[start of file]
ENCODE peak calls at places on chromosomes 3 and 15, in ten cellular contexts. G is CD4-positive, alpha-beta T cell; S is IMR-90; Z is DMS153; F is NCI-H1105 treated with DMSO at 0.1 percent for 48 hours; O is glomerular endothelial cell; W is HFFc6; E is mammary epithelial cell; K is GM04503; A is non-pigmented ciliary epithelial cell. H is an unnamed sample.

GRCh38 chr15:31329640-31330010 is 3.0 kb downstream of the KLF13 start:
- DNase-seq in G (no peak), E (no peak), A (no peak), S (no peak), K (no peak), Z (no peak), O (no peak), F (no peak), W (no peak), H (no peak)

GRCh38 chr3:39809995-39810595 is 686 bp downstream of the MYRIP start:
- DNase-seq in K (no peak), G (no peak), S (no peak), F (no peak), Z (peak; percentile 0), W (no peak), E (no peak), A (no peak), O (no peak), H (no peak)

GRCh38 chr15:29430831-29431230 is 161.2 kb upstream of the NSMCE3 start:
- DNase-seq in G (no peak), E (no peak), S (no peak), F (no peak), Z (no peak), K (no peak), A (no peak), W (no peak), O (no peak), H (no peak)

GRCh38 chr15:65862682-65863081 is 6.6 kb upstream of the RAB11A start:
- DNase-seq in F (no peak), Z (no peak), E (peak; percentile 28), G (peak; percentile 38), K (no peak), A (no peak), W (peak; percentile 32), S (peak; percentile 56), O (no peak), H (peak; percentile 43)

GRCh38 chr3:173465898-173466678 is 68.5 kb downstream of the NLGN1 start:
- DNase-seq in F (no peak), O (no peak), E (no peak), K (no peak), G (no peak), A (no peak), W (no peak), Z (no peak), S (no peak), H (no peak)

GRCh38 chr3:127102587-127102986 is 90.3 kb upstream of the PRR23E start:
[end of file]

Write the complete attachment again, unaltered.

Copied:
ENCODE peak calls at places on chromosomes 3 and 15, in ten cellular contexts. G is CD4-positive, alpha-beta T cell; S is IMR-90; Z is DMS153; F is NCI-H1105 treated with DMSO at 0.1 percent for 48 hours; O is glomerular endothelial cell; W is HFFc6; E is mammary epithelial cell; K is GM04503; A is non-pigmented ciliary epithelial cell. H is an unnamed sample.

GRCh38 chr15:31329640-31330010 is 3.0 kb downstream of the KLF13 start:
- DNase-seq in G (no peak), E (no peak), A (no peak), S (no peak), K (no peak), Z (no peak), O (no peak), F (no peak), W (no peak), H (no peak)

GRCh38 chr3:39809995-39810595 is 686 bp downstream of the MYRIP start:
- DNase-seq in K (no peak), G (no peak), S (no peak), F (no peak), Z (peak; percentile 0), W (no peak), E (no peak), A (no peak), O (no peak), H (no peak)

GRCh38 chr15:29430831-29431230 is 161.2 kb upstream of the NSMCE3 start:
- DNase-seq in G (no peak), E (no peak), S (no peak), F (no peak), Z (no peak), K (no peak), A (no peak), W (no peak), O (no peak), H (no peak)

GRCh38 chr15:65862682-65863081 is 6.6 kb upstream of the RAB11A start:
- DNase-seq in F (no peak), Z (no peak), E (peak; percentile 28), G (peak; percentile 38), K (no peak), A (no peak), W (peak; percentile 32), S (peak; percentile 56), O (no peak), H (peak; percentile 43)

GRCh38 chr3:173465898-173466678 is 68.5 kb downstream of the NLGN1 start:
- DNase-seq in F (no peak), O (no peak), E (no peak), K (no peak), G (no peak), A (no peak), W (no peak), Z (no peak), S (no peak), H (no peak)

GRCh38 chr3:127102587-127102986 is 90.3 kb upstream of the PRR23E start: